Eduardo Saverin co-founded Facebook while he was a student at Harvard. Born in Brazil, his wealthy family emigrated to Miami when it was discovered the 13-year-old was on a list of kidnap targets.
Follow this story arc, because you can’t make this up. Rich immigrant kid flees his homeland, gets into Harvard, and becomes an almost instant billionaire. Maybe it could have happened anywhere, but it’s a peculiarly American story. As Farhad Manjoo, writing for PandoDaily notes:
“At just about every step between his landing in Miami and his becoming a co-founder of Facebook, you find American institutions and inventions playing a significant part in his success.
“Would Eduardo Saverin have been successful anywhere else? Maybe, but not as quickly, and not as spectacularly. It was only thanks to America—thanks to the American government’s direct and indirect investments in science and technology; thanks to the US justice system; the relatively safe and fair investment climate made possible by that justice system; the education system that educated all of Facebook’s workers, and on and on—it was only thanks to all of this that you know anything at all about Eduardo Saverin today.”
Saverin sued Mark Zuckerberg over Facebook ownership—Saverin is thought to have provided Facebook’s initial startup money—and settled for the proverbial undisclosed amount. Not bad for two years’ part-time work.
Now Saverin has renounced his American citizenship. He filed his renunciation in January 2011, the severance became official in September 2011, and was reported by the Internal Revenue Service (IRS) in April 2012. Saverin insists he’s been “misunderstood,” that he’s “not a tax expert,” and that he’s “complied with all the known laws” according to an interview with Quentin Hardy, writing for the New York Times.
Never mind that his four percent stake in Facebook will likely bring him close to US$4 billion when Facebook goes public. The 30-year-old billionaire says his move to Singapore—a country with a maximum personal income tax of 20 percent and no capital gains tax—has nothing to do with taxes. It’s merely “more practical to become a resident of Singapore since he plans to live there for an indefinite period of time,” Saverin’s spokesperson told Bloomberg. Presumably the same spokesperson told Quentin Hardy, writing for the New York Times, that the tax issue “never came up” and the Singapore residency “seemed a lot simpler.”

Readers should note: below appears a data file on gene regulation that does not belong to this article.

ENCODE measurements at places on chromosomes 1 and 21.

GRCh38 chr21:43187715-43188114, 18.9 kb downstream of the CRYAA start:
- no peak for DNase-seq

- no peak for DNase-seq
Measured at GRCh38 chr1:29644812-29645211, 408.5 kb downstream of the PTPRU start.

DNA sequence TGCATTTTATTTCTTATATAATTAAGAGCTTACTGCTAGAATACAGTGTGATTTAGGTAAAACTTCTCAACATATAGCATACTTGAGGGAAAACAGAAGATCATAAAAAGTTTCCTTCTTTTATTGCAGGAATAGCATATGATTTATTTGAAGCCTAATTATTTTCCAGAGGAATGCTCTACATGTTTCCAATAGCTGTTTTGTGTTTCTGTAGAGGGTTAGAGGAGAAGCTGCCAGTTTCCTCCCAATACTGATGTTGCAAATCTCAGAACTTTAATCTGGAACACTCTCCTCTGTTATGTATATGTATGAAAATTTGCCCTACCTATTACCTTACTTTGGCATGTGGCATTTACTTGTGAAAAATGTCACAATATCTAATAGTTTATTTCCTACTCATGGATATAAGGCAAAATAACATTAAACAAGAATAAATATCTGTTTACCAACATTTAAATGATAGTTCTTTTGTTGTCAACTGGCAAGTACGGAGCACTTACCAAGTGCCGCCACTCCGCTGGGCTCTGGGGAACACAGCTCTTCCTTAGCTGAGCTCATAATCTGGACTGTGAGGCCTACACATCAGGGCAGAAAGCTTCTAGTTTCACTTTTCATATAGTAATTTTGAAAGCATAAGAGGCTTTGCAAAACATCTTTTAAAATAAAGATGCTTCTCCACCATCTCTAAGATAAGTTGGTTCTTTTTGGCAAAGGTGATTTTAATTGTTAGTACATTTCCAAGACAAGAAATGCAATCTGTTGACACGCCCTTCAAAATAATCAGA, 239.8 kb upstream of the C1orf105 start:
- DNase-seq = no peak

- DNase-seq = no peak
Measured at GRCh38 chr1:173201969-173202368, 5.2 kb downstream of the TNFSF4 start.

As Hardy quips, “He declined to say exactly what simplifications the impending billionaire would enjoy, other than the financial ones.”
Assuming the Facebook stock quickly doubles in value—we are, after all, in the middle of another tech bubble—it will bring Saverin’s stock value to about US$8 billion. At the paltry US capital gains tax rate of 15 percent, Saverin saves a tidy US$600 million in taxes.
“Former citizens who renounced citizenship to avoid taxation.-Any alien who is a former citizen of the United States who officially renounces United States citizenship and who is determined by the Attorney General to have renounced United States citizenship for the purpose of avoiding taxation by the United States is excludable.”
Marshall notes that repeated assertions by Saverin’s spokesperson indicate that Saverin was very much aware of this hitch, hence all the hand-waving about taxes absolutely not being behind Saverin’s decision to renounce his citizenship.
Good riddance to an ungrateful prick. But what Saverin is doing is nothing new and nothing that the super rich and multinational corporations—including Apple—don’t do daily. With many, many more zeroes.